s = 0

for i in range(0,1001):

if i % 3 == 0 or i % 5 == 0:

s += i

s += i

print s

Which simply loops through all the numbers and keeps track of the total. If the number divided by three or five gives a remainder of zero, then that particular number is added twice.

Another option, one line shorter but a bit less clear:

r = range(0,1001)

for i,v in enumerate(r):

if v % 3 == 0 or v % 5 == 0:

r[i] = 2 * v

print sum(r)

This loops through the list of numbers, keeping track of the index and the value. If any number is a multiple of three or five, it multiplies it by two in place. Finally, it sums the list. (No, I'm not suggesting that you code like this.)

If you want to do it in a single line of code, it's not that difficult:

print sum([2 * x if (x % 3 == 0 or x % 5 == 0) else x for x in range(1,1001)])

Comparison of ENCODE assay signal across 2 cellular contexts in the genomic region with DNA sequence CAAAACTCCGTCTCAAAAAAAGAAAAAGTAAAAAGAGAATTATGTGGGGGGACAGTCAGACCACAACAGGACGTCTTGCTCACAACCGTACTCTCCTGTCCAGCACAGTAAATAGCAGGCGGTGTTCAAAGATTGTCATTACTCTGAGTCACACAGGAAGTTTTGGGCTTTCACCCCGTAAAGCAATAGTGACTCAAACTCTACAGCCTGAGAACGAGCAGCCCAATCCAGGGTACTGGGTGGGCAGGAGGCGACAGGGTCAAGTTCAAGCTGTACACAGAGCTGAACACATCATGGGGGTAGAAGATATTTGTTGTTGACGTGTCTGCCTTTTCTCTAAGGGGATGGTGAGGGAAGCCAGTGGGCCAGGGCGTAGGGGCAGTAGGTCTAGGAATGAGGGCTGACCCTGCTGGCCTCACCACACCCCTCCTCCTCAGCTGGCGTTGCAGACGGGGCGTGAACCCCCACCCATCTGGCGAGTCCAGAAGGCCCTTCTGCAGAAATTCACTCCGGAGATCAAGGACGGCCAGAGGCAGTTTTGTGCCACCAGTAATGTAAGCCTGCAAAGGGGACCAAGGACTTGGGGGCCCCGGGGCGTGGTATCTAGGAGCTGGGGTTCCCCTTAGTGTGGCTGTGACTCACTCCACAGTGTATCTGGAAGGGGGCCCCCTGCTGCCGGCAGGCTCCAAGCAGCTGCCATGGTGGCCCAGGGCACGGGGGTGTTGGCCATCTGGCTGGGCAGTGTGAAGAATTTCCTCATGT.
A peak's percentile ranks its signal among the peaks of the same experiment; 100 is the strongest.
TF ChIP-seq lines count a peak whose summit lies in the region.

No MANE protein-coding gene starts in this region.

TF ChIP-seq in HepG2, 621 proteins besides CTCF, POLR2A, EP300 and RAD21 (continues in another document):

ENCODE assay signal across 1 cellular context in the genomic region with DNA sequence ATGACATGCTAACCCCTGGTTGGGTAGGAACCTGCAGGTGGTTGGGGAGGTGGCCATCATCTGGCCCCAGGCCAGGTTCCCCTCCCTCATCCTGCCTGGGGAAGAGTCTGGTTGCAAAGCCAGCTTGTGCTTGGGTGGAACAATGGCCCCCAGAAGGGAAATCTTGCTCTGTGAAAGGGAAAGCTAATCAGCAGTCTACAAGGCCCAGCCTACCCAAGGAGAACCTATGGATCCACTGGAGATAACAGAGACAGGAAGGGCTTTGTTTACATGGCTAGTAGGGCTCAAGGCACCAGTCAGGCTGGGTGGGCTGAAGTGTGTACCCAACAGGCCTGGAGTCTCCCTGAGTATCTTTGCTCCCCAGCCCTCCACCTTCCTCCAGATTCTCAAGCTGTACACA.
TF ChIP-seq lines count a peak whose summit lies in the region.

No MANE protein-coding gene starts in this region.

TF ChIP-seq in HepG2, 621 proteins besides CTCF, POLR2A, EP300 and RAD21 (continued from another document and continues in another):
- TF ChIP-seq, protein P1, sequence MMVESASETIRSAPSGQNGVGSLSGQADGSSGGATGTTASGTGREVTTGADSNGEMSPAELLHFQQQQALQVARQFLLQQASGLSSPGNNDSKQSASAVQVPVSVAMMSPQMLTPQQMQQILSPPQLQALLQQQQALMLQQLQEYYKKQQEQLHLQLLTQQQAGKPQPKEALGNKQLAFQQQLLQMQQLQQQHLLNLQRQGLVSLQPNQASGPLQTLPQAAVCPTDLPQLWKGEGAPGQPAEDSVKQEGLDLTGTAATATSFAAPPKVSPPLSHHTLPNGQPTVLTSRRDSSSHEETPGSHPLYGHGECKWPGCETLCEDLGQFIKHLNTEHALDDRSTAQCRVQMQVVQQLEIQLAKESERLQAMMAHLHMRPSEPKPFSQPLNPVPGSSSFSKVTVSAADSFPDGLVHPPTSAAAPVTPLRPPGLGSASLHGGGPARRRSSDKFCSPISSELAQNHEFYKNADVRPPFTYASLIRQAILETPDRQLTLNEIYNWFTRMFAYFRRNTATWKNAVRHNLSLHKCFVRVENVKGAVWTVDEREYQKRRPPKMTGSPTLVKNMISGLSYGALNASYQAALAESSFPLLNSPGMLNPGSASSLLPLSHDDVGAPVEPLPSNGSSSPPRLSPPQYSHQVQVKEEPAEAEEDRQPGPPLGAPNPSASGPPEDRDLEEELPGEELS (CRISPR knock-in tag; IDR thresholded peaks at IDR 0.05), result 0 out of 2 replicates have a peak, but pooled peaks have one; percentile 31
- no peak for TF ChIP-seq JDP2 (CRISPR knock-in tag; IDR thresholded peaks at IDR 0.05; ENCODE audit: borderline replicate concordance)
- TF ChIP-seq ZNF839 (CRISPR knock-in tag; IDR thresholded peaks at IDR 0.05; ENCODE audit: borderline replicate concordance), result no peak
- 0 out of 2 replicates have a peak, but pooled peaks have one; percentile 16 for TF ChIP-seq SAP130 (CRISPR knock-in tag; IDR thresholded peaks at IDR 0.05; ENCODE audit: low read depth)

Using a neat Python list comprehension, we can look at each number, and add either that number or two times that number, depending on whether it is a multiple of three or five, to a new list, and then sum that. It seemed elegant and efficient enough, and it's what I handed in as my solution.

But then afterwards I realised an arguably better way to do it (though it doesn't use list comprehensions, so I'm petulantly going to argue that it's not necessarily better, solely on the basis that I like list comprehensions)

print sum(set(range(3,1001,3) + range(5,1001,5))) + sum(range(1,1001))

That uses fewer characters, is much more efficient and is more

*beautiful*. It creates two different lists, one of all the multiples of threes, one of fives, and sums the set of the union of these two lists, and then adds the sum of all the numbers in the original range. No if statements, no loops, and no mods.

Now at least if I don't get the internship I can convince myself that I would have got it if I'd only taken those extra couple of minutes before pressing the submit button.

## No comments:

## Post a Comment